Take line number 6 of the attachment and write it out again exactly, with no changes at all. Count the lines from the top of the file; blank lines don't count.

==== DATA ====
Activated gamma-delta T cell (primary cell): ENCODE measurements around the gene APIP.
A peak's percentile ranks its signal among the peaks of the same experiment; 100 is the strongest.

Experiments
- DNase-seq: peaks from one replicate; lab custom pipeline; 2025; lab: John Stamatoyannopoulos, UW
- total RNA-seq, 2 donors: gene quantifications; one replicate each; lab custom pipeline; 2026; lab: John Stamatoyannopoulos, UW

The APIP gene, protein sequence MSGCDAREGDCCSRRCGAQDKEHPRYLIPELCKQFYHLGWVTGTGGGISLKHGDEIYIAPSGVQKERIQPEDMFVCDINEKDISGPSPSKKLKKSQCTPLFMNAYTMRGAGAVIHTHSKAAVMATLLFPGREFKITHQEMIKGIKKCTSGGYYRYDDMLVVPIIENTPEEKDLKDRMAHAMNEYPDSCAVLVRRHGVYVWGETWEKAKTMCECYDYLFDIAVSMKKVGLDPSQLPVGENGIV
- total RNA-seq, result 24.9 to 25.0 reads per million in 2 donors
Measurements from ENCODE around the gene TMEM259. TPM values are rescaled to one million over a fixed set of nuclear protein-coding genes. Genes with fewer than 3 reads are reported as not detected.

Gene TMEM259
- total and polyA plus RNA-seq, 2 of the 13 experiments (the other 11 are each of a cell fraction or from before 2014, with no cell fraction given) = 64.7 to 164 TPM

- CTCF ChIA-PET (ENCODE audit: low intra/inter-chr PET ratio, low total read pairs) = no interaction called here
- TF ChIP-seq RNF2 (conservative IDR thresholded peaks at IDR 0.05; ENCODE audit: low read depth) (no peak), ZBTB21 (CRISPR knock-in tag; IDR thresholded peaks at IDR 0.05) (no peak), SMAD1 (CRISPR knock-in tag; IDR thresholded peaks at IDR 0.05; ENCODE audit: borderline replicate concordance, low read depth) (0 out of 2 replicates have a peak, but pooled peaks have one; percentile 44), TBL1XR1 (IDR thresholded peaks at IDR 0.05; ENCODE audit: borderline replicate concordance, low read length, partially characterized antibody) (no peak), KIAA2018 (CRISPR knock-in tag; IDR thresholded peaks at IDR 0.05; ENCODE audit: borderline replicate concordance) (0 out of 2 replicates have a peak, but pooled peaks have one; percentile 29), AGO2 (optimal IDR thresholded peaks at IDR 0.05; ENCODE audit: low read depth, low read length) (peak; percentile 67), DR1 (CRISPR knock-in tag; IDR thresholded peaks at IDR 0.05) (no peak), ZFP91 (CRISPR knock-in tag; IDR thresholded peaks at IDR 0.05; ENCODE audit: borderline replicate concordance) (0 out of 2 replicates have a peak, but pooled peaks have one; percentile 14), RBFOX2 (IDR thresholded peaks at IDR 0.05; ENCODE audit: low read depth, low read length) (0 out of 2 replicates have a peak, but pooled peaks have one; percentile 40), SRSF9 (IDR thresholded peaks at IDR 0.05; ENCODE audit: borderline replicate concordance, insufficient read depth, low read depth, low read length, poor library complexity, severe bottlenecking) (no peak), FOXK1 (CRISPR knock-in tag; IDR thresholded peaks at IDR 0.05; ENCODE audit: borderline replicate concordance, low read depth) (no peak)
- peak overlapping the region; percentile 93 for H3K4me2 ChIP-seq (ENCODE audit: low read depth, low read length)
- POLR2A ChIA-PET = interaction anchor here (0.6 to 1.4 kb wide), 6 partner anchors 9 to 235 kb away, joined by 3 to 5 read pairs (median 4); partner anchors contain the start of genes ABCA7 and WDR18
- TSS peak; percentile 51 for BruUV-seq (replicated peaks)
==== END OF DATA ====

The APIP gene, protein sequence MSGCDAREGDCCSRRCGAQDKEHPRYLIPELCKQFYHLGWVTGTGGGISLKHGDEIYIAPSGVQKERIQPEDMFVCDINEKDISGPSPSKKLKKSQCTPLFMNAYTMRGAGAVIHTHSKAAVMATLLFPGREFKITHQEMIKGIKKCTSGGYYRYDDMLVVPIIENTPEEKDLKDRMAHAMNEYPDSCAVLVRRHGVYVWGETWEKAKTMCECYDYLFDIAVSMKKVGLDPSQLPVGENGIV